Wagstaff: Before and After Mapplethorpe: A Biography (Hardcover)

Staff Pick Badge
Wagstaff: Before and After Mapplethorpe: A Biography By Philip Gefter Cover Image
This book is harder to get and may take several weeks if available. Please email info@mcnallyjackson.com with questions.

Staff Reviews

Sam Wagstaff's biography does not simply tell the story of his life from a 1940's socialite bachelor through the NYC art scene of the 1970's to his death in 1987. He was influential as a controversial curator during the late 60's. He then switched to photography and championed its transition from the fringes of the art world to the international market. His personal story is told against that of the shifting attitudes of American society and how it changed (or didn't) for gay men over these decades.

— Jeremy


Biography on a grand cultural level, here is the long-awaited story of Sam Wagstaff and his indelible influence on the world of late-twentieth-century art.

Sam Wagstaff, the legendary curator, collector, and patron of the arts, emerges as a cultural visionary in this groundbreaking biography. Even today remembered primarily as the mentor and lover of Robert Mapplethorpe, the once infamous photographer, Wagstaff, in fact, had an incalculable—and largely overlooked—influence on the world of contemporary art and photography, and on the evolution of gay identity in the latter part of the twentieth century.  

Born in New York City in 1921 into a notable family, Wagstaff followed an arc that was typical of a young man of his class. He attended both Hotchkiss and Yale, served in the navy, and would follow in step with his Ivy League classmates to the "gentleman's profession," as an ad executive on Madison Avenue. With his unmistakably good looks, he projected an aura of glamour and was cited by newspapers as one of the most eligible bachelors of the late 1940s. Such accounts proved deceiving, for Wagstaff was forced to live in the closet, his homosexuality only revealed to a small circle of friends. Increasingly uncomfortable with his career and this double life, he abandoned advertising, turned to the formal study of art history, and embarked on a radical personal transformation that was in perfect harmony with the tumultuous social, cultural, and sexual upheavals of the 1960s.

Accordingly, Wagstaff became a curator, in 1961, at Hartford's Wadsworth Atheneum, where he mounted both "Black, White, and Gray"—the first museum show of minimal art—and the sculptor Tony Smith's first museum show, while lending his early support to artists Andy Warhol, Ray Johnson, and Richard Tuttle, among many others. Later, as a curator at the Detroit Institute of Arts, he brought the avant-garde to a regional museum, offending its more staid trustees in the process.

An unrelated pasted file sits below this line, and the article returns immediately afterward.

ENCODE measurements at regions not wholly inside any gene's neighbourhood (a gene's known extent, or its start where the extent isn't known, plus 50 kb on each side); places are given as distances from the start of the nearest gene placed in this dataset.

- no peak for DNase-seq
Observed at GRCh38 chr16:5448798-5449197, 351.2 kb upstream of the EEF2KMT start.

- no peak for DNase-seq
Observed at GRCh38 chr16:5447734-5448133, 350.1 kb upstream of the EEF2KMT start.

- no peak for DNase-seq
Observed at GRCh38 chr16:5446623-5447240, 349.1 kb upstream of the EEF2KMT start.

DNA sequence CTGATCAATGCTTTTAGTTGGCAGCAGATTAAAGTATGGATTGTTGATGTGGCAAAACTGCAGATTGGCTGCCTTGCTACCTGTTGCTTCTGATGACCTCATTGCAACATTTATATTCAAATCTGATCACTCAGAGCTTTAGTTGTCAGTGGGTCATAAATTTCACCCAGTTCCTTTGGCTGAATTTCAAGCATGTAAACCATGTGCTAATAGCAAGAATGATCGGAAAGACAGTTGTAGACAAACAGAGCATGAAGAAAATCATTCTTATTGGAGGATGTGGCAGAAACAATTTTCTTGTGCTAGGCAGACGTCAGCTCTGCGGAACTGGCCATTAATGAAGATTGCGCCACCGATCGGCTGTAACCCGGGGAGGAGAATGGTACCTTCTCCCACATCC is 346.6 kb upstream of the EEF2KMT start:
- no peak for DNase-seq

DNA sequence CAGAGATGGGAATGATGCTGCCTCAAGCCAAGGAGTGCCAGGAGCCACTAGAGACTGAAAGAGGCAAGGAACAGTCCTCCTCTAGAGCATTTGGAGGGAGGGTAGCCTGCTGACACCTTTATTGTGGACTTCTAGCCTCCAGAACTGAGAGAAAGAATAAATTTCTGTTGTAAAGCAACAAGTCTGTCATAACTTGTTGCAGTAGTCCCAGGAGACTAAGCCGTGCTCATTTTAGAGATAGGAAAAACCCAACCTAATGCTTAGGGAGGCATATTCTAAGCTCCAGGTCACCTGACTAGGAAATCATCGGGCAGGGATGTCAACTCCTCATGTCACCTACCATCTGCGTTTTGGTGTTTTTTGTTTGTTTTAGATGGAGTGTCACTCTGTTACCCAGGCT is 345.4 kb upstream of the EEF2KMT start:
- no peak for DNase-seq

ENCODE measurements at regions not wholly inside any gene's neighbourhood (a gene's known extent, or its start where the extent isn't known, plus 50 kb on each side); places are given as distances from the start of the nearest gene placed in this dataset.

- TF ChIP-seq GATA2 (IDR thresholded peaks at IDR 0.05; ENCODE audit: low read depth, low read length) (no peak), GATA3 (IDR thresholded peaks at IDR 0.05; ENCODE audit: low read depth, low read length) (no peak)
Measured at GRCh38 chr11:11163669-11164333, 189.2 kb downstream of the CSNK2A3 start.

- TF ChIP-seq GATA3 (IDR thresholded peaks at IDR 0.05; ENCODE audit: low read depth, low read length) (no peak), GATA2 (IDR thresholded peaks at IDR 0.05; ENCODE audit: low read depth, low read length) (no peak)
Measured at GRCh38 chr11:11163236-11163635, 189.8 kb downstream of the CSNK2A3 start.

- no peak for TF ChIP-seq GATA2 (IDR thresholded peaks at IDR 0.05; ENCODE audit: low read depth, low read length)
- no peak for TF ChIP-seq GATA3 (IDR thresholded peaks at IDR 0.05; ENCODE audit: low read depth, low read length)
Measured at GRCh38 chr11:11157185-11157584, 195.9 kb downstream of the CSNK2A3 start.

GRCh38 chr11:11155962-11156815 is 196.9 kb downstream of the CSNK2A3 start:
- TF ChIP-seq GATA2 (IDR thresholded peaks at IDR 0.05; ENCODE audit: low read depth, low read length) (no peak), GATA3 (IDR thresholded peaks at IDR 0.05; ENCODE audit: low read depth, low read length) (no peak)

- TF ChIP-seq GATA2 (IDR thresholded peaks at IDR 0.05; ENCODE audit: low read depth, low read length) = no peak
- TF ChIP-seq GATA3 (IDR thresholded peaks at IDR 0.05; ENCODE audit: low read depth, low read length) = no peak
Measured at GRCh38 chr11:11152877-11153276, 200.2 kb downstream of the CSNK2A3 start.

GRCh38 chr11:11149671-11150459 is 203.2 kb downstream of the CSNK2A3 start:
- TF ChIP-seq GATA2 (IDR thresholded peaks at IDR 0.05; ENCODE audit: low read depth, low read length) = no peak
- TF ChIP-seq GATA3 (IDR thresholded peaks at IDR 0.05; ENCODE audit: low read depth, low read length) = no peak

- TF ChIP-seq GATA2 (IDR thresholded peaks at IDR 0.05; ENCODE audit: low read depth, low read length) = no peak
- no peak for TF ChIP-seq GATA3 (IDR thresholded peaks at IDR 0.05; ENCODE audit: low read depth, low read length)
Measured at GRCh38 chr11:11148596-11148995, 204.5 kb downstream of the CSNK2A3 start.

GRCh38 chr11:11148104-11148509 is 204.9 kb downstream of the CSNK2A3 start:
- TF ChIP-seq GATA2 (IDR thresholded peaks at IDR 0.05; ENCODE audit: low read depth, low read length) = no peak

After returning to New York City in 1972, the fifty-year-old Wagstaff met the twenty-five-year-old Queens-born Robert Mapplethorpe, then living with Patti Smith. What at first appeared to be a sexual dalliance became their now historic lifelong romance, in which Mapplethorpe would foster Wagstaff's own burgeoning interest in contemporary photography and Wagstaff would help secure Mapplethorpe's reputation in the art world. In spite of their profound class differences, the artistic union between the philanthropically inclined Wagstaff and the prodigiously talented Mapplethorpe would rival that of Stieglitz and O’Keefe, or Rivera and Kahlo, in their ability to help reshape contemporary art history.

Positioning Wagstaff's personal life against the rise of photography as a major art form and the simultaneous formation of the gay rights movement, Philip Gefter's absorbing biography provides a searing portrait of New York just before and during the age of AIDS. The result is a definitive and memorable portrait of a man and an era.

About the Author

Philip Gefter was on staff at The New York Times for over fifteen years, where he wrote regularly about photography. His essays are collected in the book Photography After Frank (2009). He lives in New York City.

Praise For…

Gefter delivers the most persuasive account yet of how Wagstaff encouraged a small coterie of likeminded collectors… who raised vintage photographs from quaint curiosities to a ‘serious’ artistic medium. Mapplethorpe was the inadvertent catalyst of this historic shift.
— Martin Filler - The New York Review of Books

This thorough, entertaining biography portrays a blue blood who charmed East Coast society but also loved to scandalize… Gefter captures the brilliance of that world and its decline in the face of AIDS.
— New Yorker

An admiring and absorbing biography… As cultural history, Wagstaff’s life story parallels the ascent of the gay rights movement in New York. Gefter tracks the social changes that allowed Wagstaff to escape the charades and debasements of living as a closeted homosexual in the intolerant past.
— Deborah Solomon - New York Times Book Review
Product Details
ISBN: 9780871404374
ISBN-10: 0871404370
Publisher: Liveright
Publication Date: November 3rd, 2014
Pages: 480
Language: English